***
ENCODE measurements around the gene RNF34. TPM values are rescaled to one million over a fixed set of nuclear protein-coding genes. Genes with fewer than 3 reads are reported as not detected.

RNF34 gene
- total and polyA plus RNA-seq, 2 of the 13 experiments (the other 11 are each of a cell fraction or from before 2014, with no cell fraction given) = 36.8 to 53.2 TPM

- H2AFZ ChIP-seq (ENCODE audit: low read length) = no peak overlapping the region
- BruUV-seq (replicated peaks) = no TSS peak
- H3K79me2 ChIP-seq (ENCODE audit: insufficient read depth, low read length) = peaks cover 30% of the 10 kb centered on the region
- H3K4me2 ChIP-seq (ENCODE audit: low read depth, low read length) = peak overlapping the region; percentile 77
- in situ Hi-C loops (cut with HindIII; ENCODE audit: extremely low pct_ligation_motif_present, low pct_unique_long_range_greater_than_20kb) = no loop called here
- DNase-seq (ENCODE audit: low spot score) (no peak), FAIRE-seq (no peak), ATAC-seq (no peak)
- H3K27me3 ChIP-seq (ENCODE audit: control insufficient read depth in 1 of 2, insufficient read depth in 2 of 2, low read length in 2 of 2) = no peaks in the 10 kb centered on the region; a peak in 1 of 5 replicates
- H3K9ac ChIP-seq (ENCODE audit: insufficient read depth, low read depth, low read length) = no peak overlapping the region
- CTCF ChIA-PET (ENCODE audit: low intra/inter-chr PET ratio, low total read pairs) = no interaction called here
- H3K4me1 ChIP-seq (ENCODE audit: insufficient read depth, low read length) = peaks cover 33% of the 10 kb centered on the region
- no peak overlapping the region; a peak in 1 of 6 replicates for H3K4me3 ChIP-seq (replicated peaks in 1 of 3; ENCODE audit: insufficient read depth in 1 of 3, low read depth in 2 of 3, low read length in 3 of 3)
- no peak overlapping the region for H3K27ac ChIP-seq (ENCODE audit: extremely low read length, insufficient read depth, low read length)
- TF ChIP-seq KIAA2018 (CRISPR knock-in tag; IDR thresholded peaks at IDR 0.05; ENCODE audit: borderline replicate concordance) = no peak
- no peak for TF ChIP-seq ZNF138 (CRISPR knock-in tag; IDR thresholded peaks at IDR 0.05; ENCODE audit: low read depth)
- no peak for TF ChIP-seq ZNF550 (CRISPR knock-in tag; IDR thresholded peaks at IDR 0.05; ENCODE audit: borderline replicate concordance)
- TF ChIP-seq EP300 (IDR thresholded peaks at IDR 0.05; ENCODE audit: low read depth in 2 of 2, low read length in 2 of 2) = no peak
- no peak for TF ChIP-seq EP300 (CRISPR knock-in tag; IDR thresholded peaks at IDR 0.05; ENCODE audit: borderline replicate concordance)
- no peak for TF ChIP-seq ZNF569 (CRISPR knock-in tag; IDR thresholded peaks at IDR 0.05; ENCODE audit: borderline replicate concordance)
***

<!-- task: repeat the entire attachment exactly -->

ENCODE measurements around the gene RNF34. TPM values are rescaled to one million over a fixed set of nuclear protein-coding genes. Genes with fewer than 3 reads are reported as not detected.

RNF34 gene
- total and polyA plus RNA-seq, 2 of the 13 experiments (the other 11 are each of a cell fraction or from before 2014, with no cell fraction given) = 36.8 to 53.2 TPM

- H2AFZ ChIP-seq (ENCODE audit: low read length) = no peak overlapping the region
- BruUV-seq (replicated peaks) = no TSS peak
- H3K79me2 ChIP-seq (ENCODE audit: insufficient read depth, low read length) = peaks cover 30% of the 10 kb centered on the region
- H3K4me2 ChIP-seq (ENCODE audit: low read depth, low read length) = peak overlapping the region; percentile 77
- in situ Hi-C loops (cut with HindIII; ENCODE audit: extremely low pct_ligation_motif_present, low pct_unique_long_range_greater_than_20kb) = no loop called here
- DNase-seq (ENCODE audit: low spot score) (no peak), FAIRE-seq (no peak), ATAC-seq (no peak)
- H3K27me3 ChIP-seq (ENCODE audit: control insufficient read depth in 1 of 2, insufficient read depth in 2 of 2, low read length in 2 of 2) = no peaks in the 10 kb centered on the region; a peak in 1 of 5 replicates
- H3K9ac ChIP-seq (ENCODE audit: insufficient read depth, low read depth, low read length) = no peak overlapping the region
- CTCF ChIA-PET (ENCODE audit: low intra/inter-chr PET ratio, low total read pairs) = no interaction called here
- H3K4me1 ChIP-seq (ENCODE audit: insufficient read depth, low read length) = peaks cover 33% of the 10 kb centered on the region
- no peak overlapping the region; a peak in 1 of 6 replicates for H3K4me3 ChIP-seq (replicated peaks in 1 of 3; ENCODE audit: insufficient read depth in 1 of 3, low read depth in 2 of 3, low read length in 3 of 3)
- no peak overlapping the region for H3K27ac ChIP-seq (ENCODE audit: extremely low read length, insufficient read depth, low read length)
- TF ChIP-seq KIAA2018 (CRISPR knock-in tag; IDR thresholded peaks at IDR 0.05; ENCODE audit: borderline replicate concordance) = no peak
- no peak for TF ChIP-seq ZNF138 (CRISPR knock-in tag; IDR thresholded peaks at IDR 0.05; ENCODE audit: low read depth)
- no peak for TF ChIP-seq ZNF550 (CRISPR knock-in tag; IDR thresholded peaks at IDR 0.05; ENCODE audit: borderline replicate concordance)
- TF ChIP-seq EP300 (IDR thresholded peaks at IDR 0.05; ENCODE audit: low read depth in 2 of 2, low read length in 2 of 2) = no peak
- no peak for TF ChIP-seq EP300 (CRISPR knock-in tag; IDR thresholded peaks at IDR 0.05; ENCODE audit: borderline replicate concordance)
- no peak for TF ChIP-seq ZNF569 (CRISPR knock-in tag; IDR thresholded peaks at IDR 0.05; ENCODE audit: borderline replicate concordance)